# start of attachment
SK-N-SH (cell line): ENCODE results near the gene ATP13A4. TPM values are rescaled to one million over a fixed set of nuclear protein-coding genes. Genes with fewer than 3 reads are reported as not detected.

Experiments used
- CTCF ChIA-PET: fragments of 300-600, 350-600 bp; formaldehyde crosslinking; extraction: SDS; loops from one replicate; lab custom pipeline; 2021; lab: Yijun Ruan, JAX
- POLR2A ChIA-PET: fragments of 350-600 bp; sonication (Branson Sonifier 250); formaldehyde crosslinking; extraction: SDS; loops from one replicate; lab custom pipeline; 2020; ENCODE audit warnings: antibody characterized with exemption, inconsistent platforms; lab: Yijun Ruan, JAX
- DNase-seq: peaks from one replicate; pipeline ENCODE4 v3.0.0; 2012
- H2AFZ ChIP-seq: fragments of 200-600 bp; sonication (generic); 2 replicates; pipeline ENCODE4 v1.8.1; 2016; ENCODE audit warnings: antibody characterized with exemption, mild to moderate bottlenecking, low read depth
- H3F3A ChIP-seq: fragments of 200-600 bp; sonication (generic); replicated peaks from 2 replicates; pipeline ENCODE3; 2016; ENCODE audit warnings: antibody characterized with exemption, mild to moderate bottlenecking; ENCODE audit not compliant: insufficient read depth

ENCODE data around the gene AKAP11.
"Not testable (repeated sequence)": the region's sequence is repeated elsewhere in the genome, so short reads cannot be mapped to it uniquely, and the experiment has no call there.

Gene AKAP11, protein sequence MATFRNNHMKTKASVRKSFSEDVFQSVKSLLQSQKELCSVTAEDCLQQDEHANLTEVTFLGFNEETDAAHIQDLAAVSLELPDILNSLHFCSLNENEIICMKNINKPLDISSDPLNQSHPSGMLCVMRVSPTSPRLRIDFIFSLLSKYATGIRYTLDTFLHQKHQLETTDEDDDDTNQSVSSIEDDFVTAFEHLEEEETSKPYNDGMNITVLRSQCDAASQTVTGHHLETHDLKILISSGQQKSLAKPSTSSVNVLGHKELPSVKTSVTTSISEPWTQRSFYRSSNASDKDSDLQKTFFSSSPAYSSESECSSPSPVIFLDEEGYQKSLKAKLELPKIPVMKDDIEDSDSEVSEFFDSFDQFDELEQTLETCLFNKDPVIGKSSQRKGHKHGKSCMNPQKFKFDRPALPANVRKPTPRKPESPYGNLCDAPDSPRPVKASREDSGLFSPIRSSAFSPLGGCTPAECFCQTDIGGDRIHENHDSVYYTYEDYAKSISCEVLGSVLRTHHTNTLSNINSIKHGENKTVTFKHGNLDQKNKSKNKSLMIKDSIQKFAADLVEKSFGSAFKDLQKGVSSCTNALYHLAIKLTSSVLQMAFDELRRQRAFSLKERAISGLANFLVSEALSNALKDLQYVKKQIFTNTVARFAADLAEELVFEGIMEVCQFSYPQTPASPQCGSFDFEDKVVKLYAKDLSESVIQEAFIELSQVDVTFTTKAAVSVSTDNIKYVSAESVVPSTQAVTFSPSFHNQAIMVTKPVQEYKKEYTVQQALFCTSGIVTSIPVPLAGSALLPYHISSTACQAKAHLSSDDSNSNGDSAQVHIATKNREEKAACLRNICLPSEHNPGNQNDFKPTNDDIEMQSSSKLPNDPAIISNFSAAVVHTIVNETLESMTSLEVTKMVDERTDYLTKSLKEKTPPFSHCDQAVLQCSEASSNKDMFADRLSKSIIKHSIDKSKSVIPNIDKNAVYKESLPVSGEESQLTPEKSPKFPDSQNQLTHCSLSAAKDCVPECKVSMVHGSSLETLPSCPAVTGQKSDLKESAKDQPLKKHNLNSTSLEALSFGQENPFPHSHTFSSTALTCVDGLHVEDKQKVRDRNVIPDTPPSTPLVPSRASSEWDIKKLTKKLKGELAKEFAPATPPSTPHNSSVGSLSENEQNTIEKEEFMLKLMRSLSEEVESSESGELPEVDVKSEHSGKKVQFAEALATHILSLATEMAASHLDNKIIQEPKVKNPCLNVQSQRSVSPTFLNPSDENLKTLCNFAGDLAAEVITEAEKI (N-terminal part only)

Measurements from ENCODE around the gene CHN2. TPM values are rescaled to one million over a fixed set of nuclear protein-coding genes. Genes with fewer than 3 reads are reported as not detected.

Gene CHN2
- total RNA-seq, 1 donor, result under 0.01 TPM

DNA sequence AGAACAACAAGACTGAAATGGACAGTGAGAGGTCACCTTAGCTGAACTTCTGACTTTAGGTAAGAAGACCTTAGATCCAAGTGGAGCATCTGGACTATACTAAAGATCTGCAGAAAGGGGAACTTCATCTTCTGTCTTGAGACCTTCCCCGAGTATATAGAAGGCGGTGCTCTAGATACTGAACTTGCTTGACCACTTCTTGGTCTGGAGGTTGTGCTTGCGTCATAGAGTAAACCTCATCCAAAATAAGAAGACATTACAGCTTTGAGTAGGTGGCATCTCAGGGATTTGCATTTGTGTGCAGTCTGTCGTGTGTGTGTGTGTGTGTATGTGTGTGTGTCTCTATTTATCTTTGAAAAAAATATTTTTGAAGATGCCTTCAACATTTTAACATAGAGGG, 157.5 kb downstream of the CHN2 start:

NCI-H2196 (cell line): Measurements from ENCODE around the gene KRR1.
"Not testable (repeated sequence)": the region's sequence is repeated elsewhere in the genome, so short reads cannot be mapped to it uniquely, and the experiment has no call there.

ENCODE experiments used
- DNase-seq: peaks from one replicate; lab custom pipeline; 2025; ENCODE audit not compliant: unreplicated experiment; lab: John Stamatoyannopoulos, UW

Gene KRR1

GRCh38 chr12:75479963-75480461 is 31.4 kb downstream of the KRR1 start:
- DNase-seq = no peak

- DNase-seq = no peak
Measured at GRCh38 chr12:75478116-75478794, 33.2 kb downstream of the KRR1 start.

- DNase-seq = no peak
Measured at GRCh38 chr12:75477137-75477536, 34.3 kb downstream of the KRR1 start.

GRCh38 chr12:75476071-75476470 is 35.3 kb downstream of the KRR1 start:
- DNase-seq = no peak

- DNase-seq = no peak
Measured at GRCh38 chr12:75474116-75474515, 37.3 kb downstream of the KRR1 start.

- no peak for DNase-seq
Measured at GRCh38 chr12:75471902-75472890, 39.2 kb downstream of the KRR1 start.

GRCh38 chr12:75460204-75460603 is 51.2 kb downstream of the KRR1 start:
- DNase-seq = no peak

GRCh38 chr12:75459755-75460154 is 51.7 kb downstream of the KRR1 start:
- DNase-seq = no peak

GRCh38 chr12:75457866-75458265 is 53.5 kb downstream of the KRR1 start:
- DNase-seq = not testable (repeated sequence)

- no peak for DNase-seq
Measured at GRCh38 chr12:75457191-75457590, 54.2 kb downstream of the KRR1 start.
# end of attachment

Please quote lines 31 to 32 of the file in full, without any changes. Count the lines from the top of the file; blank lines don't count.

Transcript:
Measured at GRCh38 chr12:75471902-75472890, 39.2 kb downstream of the KRR1 start.

GRCh38 chr12:75460204-75460603 is 51.2 kb downstream of the KRR1 start: